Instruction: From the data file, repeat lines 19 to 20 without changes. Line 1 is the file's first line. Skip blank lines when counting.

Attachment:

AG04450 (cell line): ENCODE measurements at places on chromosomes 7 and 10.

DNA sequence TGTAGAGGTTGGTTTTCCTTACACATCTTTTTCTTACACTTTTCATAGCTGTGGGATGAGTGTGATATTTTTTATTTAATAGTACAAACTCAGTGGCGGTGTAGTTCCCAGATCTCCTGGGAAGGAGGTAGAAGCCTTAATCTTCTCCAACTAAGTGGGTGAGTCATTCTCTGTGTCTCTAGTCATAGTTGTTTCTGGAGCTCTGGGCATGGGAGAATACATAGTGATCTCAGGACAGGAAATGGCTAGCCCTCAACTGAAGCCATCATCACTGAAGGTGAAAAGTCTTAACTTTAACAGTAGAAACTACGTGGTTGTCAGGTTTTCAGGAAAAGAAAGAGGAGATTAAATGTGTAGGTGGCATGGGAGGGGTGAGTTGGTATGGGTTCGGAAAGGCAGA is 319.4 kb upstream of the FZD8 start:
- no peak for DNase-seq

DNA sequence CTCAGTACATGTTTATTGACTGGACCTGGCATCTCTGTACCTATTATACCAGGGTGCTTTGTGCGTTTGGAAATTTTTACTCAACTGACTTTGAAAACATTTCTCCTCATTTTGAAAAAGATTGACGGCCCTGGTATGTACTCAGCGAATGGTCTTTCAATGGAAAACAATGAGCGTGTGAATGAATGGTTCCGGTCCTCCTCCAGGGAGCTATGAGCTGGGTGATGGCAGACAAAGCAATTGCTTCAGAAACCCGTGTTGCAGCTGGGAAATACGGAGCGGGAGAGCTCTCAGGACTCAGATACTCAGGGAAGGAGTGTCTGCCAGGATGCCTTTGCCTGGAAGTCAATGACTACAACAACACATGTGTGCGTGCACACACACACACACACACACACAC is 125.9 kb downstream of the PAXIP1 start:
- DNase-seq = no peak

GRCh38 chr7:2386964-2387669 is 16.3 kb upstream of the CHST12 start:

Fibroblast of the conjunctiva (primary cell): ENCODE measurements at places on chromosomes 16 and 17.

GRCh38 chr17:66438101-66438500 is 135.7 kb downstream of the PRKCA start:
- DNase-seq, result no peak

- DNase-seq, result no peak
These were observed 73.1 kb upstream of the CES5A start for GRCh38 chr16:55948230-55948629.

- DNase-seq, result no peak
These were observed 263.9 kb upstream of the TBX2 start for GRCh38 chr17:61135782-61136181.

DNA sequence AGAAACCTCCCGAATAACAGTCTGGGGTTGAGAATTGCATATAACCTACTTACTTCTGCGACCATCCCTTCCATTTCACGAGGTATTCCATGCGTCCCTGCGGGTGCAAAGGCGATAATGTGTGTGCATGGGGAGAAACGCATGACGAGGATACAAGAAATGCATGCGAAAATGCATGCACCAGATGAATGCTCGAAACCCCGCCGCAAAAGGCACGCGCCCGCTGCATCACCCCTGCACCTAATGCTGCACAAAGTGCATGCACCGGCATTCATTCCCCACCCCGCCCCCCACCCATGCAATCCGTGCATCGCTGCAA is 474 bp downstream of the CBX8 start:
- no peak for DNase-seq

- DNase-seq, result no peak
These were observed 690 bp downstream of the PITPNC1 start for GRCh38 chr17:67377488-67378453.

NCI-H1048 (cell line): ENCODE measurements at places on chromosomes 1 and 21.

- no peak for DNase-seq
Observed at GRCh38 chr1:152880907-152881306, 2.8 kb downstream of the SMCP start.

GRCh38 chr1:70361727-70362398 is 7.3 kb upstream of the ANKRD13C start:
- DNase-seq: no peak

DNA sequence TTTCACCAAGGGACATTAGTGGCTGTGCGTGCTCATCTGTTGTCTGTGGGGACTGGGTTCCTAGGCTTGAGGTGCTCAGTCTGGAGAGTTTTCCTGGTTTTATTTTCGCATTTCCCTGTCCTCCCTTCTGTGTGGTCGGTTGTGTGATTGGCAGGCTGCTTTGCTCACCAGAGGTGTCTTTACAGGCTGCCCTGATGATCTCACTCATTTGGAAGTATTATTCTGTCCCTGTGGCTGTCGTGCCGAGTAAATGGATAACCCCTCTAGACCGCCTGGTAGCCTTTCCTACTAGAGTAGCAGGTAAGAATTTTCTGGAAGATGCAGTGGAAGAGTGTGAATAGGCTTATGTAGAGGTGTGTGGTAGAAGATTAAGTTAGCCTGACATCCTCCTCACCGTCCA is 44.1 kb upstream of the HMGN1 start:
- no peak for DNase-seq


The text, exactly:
- no peak for DNase-seq
Observed at GRCh38 chr1:152880907-152881306, 2.8 kb downstream of the SMCP start.